Posted February 13, 2020
A bulldozer operator waits to be picked up after his machine ran into soft sand and slid down an embankment at the dredge de-watering pond being used in the Outermost Harbor dredging project. No one was hurt and the bulldozer was pulled out of the water, cleaned up and is back in operation. SPENCER KENNARD PHOTO
CHATHAM – Shifting sands make for unstable ground, as the operator of a bulldozer working on the Outermost Harbor dredging project found out Saturday.
The bulldozer was moving sand at a dewatering pond set up just outside and south of the harbor, the entrance to which is being dredged by Outermost Harbor Marine.
“The sand just gave way underneath the bulldozer,” said Harbormaster Stuart Smith, and the machine slid down into the water.
No one was hurt, according to Outermost Harbor Marine CEO Farrell Kahn. Smith added that there was no indication of any fuel being spilled.
“It's not big deal,” he said Monday. An excavator was brought in to remove the half-submerged bulldozer from the water and it was washed down.
“As far as we're concerned, it's still operable and still working,” he said.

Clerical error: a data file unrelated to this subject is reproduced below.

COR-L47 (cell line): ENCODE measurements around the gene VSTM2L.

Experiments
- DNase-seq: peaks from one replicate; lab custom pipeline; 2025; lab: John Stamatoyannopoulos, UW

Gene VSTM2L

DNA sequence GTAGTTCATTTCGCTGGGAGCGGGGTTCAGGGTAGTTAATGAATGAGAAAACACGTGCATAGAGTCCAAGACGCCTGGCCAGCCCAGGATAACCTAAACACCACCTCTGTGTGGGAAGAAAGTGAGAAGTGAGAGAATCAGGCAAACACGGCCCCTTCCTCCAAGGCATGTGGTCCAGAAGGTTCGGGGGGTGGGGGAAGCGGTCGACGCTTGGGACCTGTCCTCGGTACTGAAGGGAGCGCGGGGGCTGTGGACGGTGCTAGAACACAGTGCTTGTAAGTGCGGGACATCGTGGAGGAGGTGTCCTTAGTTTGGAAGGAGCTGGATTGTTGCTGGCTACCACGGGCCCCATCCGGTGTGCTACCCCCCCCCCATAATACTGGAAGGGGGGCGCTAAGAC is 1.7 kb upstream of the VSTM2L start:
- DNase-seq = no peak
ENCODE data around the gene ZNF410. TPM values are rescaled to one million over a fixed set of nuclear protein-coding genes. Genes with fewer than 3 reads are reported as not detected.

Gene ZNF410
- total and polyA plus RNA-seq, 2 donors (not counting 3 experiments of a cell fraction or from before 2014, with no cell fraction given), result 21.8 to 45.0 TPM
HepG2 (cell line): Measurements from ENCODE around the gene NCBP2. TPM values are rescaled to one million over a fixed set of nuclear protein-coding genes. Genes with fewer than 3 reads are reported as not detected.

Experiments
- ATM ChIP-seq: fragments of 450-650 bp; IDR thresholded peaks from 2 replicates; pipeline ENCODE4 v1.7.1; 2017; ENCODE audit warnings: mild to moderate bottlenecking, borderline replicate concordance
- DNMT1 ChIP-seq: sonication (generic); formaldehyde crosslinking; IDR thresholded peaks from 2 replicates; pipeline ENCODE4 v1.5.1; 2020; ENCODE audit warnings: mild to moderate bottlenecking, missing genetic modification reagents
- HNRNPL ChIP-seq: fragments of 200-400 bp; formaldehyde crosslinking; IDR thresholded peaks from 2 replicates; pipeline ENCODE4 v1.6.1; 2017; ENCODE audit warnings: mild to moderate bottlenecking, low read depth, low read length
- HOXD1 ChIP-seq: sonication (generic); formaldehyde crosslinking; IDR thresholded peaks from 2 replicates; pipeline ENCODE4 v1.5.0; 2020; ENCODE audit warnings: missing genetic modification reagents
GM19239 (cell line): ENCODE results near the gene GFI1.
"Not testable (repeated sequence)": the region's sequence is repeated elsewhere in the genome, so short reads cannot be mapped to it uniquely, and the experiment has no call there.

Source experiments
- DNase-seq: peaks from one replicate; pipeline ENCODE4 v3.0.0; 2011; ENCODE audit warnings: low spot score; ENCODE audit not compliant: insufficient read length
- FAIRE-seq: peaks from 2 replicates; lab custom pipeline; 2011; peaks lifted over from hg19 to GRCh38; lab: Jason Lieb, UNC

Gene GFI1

Sand is being removed from the entrance channel to the marina and deposited on the sand spit to the south. A channel 80-foot-wide, five-foot-deep channel is being cleared; sand from the north has been filtering along the coast and clogging up the waterway. The relatively mild winter weather as well as growth of the southern tip of North Beach Island has helped slow the shoaling of the channel, said Smith.
“There are some signs of hope down there,” he said, but added that there is still “a lot of material” to move out of the channel.
Kahn said dredging progress has been “far better than we expected,” and the project, which was expected to take two months, may be completed by the end of the month.